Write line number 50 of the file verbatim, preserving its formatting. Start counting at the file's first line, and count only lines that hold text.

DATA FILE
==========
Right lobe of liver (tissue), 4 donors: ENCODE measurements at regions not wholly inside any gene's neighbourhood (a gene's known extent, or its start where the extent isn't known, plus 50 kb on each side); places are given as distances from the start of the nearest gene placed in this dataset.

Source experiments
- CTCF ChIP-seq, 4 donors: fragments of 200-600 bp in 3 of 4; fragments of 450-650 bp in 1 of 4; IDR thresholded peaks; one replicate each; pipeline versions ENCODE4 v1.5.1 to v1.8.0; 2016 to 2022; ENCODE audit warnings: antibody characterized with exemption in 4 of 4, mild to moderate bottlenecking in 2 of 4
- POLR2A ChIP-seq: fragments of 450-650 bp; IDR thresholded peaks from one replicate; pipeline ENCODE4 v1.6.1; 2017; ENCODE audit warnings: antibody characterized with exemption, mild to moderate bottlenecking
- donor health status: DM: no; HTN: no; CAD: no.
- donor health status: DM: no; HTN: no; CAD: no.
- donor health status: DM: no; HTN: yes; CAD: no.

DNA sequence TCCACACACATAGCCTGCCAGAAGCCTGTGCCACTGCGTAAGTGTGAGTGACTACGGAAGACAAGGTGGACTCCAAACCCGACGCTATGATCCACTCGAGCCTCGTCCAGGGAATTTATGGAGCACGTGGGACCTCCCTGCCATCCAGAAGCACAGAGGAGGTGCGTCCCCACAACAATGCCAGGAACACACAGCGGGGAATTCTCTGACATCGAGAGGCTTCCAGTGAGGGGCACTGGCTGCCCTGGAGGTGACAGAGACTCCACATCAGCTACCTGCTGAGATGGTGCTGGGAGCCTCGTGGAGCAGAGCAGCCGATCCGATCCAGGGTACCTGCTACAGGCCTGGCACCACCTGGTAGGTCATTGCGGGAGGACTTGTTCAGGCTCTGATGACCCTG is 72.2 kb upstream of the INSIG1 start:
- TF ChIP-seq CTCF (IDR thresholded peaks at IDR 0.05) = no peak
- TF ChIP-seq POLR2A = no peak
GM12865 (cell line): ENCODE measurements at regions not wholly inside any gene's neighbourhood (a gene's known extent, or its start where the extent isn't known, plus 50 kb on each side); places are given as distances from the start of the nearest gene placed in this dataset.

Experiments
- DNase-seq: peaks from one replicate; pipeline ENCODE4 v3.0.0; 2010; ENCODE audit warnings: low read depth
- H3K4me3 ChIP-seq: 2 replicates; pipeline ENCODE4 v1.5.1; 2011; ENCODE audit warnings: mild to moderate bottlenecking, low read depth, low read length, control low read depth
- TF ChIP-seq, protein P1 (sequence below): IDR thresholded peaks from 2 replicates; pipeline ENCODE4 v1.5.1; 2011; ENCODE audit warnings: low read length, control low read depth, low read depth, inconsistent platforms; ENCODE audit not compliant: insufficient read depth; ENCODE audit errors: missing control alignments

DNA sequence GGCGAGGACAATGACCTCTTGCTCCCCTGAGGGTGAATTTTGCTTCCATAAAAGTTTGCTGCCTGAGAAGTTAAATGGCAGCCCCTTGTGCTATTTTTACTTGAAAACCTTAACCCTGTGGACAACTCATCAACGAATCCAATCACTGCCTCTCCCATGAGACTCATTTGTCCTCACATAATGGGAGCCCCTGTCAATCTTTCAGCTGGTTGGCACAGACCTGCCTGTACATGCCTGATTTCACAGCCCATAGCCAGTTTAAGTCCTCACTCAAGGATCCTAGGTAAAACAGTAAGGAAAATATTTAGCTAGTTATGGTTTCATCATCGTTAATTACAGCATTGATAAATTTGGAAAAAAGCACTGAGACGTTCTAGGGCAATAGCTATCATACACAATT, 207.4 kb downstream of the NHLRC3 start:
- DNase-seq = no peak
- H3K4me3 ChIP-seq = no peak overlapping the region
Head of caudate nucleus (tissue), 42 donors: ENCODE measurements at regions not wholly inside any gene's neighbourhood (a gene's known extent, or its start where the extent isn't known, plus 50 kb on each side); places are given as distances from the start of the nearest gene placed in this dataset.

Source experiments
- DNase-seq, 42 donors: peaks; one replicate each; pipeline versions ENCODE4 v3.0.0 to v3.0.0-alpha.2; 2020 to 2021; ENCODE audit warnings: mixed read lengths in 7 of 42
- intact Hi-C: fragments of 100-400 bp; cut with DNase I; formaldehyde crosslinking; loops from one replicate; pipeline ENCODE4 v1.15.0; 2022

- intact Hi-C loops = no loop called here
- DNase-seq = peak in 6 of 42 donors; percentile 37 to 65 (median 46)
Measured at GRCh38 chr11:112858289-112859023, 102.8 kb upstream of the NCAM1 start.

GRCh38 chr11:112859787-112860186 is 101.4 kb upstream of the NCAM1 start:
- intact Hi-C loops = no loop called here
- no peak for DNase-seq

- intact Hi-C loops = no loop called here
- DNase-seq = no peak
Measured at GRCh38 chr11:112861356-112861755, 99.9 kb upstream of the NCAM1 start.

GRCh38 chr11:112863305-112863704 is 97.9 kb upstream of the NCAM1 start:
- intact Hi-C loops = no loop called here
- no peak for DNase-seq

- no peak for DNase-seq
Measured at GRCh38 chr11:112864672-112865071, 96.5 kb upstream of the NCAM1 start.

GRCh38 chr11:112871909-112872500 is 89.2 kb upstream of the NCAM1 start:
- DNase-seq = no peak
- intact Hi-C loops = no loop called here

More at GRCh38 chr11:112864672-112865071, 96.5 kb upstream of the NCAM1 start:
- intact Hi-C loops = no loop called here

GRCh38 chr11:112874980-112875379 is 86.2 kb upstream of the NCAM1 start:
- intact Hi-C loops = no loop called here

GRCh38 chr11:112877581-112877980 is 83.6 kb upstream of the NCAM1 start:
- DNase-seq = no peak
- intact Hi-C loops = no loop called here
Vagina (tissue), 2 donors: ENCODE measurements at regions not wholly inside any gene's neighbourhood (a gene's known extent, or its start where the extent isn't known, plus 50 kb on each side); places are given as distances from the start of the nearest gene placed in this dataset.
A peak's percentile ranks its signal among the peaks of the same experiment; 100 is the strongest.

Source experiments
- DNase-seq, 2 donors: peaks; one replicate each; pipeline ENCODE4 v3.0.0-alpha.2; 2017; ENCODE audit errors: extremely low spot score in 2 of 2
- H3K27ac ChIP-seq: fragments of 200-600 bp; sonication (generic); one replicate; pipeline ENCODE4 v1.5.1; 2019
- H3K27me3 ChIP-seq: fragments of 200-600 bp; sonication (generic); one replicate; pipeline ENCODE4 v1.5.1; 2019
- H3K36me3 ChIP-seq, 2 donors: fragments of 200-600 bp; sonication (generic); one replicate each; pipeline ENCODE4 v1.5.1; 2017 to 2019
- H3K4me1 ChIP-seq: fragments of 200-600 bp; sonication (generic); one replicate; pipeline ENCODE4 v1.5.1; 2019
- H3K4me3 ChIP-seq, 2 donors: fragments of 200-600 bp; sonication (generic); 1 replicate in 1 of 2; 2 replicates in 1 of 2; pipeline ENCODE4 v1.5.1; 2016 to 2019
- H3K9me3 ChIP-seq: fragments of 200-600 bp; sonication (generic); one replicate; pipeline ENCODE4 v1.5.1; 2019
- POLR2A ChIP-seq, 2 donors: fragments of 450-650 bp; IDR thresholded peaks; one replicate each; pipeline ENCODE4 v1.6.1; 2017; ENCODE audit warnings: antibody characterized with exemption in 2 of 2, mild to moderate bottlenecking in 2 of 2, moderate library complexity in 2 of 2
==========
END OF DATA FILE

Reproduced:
- DNase-seq, 2 donors: peaks; one replicate each; pipeline ENCODE4 v3.0.0-alpha.2; 2017; ENCODE audit errors: extremely low spot score in 2 of 2